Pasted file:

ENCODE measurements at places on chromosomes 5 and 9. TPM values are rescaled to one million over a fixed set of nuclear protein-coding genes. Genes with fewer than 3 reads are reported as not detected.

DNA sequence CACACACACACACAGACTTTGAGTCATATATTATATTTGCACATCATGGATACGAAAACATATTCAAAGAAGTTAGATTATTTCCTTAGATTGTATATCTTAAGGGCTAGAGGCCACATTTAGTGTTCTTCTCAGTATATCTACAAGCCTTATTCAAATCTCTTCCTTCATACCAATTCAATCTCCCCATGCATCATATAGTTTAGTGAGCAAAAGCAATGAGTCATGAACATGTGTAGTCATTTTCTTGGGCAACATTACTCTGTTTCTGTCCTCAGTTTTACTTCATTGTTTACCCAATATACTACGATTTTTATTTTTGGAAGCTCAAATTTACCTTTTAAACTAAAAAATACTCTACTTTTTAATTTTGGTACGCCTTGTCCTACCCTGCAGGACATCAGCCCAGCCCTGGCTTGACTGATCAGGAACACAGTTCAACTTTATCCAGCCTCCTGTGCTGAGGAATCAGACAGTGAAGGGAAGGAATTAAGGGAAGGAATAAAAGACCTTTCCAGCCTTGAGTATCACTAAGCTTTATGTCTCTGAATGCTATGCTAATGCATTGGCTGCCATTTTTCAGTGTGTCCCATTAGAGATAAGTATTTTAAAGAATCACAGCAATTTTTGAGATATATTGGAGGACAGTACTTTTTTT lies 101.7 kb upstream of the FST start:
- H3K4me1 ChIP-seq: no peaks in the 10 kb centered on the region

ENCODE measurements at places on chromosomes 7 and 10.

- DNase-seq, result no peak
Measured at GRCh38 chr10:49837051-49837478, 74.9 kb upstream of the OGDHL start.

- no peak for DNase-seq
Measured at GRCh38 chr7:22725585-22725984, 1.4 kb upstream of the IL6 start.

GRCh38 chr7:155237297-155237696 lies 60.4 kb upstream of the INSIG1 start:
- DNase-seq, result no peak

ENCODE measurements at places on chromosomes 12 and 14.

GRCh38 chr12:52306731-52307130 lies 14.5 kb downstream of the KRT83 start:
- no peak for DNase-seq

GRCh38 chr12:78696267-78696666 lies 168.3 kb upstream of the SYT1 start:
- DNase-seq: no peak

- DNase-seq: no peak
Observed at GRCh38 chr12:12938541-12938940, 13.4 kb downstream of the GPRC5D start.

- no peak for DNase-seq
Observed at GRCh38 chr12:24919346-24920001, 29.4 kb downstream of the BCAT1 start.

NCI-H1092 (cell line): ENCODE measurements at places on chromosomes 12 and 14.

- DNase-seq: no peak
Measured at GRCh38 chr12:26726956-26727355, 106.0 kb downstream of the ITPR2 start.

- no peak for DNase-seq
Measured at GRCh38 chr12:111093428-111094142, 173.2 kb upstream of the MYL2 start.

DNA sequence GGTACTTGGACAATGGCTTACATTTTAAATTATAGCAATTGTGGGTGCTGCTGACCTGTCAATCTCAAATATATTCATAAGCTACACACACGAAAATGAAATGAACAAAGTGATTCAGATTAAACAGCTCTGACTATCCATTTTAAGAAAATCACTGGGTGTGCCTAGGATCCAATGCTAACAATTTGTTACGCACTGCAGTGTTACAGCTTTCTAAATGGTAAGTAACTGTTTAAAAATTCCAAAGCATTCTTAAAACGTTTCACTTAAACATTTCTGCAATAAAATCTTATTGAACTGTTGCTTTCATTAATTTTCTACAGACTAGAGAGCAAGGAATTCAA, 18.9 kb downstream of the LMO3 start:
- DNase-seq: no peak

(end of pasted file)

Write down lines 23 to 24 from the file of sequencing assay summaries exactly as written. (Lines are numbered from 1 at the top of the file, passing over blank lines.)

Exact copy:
- no peak for DNase-seq
Measured at GRCh38 chr12:111093428-111094142, 173.2 kb upstream of the MYL2 start.